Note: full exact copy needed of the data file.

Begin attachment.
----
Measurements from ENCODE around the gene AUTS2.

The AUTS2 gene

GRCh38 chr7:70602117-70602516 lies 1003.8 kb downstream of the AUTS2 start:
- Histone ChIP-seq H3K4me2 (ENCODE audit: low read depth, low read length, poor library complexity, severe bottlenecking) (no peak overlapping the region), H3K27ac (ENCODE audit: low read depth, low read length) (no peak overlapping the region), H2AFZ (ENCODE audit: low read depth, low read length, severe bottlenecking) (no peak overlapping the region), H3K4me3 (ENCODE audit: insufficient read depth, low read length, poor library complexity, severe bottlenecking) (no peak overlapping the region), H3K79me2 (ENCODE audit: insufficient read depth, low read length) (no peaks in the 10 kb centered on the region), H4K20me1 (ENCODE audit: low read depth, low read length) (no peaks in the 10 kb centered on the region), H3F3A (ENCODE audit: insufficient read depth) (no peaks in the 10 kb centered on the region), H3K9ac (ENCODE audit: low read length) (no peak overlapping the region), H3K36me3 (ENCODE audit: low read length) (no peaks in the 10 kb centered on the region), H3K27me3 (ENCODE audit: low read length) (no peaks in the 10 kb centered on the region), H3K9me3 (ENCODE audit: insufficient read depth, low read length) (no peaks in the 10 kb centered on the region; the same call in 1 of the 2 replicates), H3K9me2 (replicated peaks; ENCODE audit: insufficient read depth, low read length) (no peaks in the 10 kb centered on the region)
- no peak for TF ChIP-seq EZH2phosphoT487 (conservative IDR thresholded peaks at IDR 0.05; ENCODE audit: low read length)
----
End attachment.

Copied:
Measurements from ENCODE around the gene AUTS2.

The AUTS2 gene

GRCh38 chr7:70602117-70602516 lies 1003.8 kb downstream of the AUTS2 start:
- Histone ChIP-seq H3K4me2 (ENCODE audit: low read depth, low read length, poor library complexity, severe bottlenecking) (no peak overlapping the region), H3K27ac (ENCODE audit: low read depth, low read length) (no peak overlapping the region), H2AFZ (ENCODE audit: low read depth, low read length, severe bottlenecking) (no peak overlapping the region), H3K4me3 (ENCODE audit: insufficient read depth, low read length, poor library complexity, severe bottlenecking) (no peak overlapping the region), H3K79me2 (ENCODE audit: insufficient read depth, low read length) (no peaks in the 10 kb centered on the region), H4K20me1 (ENCODE audit: low read depth, low read length) (no peaks in the 10 kb centered on the region), H3F3A (ENCODE audit: insufficient read depth) (no peaks in the 10 kb centered on the region), H3K9ac (ENCODE audit: low read length) (no peak overlapping the region), H3K36me3 (ENCODE audit: low read length) (no peaks in the 10 kb centered on the region), H3K27me3 (ENCODE audit: low read length) (no peaks in the 10 kb centered on the region), H3K9me3 (ENCODE audit: insufficient read depth, low read length) (no peaks in the 10 kb centered on the region; the same call in 1 of the 2 replicates), H3K9me2 (replicated peaks; ENCODE audit: insufficient read depth, low read length) (no peaks in the 10 kb centered on the region)
- no peak for TF ChIP-seq EZH2phosphoT487 (conservative IDR thresholded peaks at IDR 0.05; ENCODE audit: low read length)